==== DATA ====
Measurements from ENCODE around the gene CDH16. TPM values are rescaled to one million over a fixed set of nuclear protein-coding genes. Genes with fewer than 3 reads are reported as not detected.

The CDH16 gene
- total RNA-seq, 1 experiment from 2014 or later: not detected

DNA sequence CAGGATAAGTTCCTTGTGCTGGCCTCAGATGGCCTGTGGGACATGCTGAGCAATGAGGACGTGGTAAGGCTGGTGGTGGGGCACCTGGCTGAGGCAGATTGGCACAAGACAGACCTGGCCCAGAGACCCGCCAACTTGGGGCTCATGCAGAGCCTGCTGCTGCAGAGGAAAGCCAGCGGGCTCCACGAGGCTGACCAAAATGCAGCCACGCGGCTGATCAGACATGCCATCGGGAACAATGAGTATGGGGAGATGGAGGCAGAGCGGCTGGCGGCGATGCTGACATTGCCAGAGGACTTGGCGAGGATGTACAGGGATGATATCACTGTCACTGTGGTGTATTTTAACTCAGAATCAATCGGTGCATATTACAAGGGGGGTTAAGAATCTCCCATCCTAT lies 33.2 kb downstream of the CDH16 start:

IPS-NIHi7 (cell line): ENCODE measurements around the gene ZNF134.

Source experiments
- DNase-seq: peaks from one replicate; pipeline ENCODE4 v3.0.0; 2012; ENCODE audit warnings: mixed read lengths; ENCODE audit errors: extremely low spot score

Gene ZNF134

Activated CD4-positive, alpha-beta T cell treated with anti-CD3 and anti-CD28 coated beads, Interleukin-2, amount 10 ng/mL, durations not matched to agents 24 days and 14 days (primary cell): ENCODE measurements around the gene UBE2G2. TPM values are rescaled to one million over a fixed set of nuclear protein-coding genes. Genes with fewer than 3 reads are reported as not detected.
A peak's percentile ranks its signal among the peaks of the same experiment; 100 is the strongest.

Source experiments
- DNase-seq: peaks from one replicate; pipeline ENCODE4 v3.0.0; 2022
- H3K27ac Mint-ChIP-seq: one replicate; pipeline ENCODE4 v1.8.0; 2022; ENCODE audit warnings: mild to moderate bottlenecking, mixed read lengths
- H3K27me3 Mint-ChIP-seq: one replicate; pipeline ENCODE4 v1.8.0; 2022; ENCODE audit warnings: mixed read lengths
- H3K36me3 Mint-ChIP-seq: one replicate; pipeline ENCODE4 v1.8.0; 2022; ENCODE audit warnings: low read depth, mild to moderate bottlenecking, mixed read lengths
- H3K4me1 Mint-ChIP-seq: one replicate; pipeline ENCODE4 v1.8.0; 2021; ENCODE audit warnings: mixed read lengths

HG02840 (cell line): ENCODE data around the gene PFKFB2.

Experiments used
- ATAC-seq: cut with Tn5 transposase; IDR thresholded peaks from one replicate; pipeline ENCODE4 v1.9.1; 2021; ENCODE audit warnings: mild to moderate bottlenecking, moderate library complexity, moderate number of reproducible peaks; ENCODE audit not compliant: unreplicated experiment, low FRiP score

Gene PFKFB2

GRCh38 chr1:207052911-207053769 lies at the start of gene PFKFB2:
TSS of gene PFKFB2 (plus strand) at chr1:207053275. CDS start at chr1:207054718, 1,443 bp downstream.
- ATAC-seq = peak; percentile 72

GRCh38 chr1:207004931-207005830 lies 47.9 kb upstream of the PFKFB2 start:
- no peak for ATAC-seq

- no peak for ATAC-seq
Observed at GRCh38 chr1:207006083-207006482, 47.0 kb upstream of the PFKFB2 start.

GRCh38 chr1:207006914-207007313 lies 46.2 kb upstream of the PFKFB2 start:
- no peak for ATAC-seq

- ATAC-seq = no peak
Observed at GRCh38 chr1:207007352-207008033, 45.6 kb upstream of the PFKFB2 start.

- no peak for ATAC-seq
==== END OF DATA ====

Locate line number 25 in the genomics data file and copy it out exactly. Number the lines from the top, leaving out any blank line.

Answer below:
- no peak for ATAC-seq